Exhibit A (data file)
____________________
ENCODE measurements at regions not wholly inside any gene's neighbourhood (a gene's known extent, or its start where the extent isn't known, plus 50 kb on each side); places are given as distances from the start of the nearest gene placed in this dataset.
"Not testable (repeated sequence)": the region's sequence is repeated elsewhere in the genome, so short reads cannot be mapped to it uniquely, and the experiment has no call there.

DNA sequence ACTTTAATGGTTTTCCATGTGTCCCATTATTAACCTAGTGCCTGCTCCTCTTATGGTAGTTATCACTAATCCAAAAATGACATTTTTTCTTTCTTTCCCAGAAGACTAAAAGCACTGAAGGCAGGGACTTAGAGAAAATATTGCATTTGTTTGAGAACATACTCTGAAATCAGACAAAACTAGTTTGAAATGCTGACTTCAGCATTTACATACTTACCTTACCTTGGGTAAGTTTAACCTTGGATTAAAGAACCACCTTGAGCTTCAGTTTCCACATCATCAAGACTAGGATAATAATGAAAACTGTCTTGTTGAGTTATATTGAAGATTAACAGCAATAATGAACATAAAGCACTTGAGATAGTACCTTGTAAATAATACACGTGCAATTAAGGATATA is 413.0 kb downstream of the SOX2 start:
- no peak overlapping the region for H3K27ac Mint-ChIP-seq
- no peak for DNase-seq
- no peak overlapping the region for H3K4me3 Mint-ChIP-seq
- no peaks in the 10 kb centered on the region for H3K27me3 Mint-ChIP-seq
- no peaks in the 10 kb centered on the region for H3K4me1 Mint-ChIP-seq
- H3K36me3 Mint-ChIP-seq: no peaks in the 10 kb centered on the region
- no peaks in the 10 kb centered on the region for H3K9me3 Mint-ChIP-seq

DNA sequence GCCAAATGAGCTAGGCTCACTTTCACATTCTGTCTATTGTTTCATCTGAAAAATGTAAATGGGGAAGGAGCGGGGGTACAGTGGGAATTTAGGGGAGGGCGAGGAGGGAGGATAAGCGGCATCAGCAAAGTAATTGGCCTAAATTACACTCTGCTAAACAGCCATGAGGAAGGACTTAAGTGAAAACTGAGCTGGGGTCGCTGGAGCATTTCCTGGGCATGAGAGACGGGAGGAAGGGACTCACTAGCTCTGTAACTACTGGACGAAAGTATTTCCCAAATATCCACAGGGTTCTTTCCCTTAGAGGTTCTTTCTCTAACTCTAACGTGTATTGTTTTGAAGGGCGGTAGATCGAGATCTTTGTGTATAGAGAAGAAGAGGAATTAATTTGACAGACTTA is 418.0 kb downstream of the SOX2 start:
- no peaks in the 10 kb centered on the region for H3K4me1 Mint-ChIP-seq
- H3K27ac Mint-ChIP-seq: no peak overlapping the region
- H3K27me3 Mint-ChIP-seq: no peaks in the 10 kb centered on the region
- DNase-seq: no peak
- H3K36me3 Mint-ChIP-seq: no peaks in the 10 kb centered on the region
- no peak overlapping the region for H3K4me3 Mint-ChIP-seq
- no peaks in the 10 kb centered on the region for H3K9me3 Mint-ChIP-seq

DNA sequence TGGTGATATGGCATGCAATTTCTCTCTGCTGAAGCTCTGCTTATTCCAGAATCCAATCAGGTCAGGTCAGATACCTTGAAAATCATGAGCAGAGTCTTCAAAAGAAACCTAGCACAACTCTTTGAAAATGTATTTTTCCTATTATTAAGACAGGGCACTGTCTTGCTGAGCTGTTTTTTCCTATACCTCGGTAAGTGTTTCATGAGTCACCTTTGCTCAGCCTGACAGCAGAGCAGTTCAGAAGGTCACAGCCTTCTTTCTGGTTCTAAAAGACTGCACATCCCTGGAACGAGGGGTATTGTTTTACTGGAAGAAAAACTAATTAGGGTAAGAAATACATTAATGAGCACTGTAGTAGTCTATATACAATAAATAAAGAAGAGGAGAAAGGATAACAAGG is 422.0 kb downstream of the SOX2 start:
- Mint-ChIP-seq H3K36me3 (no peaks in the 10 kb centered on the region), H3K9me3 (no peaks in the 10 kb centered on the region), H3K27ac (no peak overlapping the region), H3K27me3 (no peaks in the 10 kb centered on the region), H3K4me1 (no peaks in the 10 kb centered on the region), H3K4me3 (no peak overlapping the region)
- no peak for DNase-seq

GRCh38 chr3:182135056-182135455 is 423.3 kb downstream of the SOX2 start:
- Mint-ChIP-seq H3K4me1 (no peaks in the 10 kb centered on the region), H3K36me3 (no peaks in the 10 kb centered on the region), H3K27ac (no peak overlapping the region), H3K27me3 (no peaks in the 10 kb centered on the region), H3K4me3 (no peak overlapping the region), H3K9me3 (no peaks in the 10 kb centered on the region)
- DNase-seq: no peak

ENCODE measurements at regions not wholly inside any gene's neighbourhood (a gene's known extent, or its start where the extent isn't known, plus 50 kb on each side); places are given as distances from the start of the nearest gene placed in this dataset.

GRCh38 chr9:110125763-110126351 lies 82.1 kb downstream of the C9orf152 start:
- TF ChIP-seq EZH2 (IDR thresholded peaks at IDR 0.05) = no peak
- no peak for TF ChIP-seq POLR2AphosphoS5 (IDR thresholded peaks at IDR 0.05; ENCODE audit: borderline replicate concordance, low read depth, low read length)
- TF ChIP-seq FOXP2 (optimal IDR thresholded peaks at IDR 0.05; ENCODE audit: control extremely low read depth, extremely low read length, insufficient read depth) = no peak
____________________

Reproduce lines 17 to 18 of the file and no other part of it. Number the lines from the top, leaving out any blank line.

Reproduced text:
- no peak overlapping the region for H3K4me3 Mint-ChIP-seq
- no peaks in the 10 kb centered on the region for H3K9me3 Mint-ChIP-seq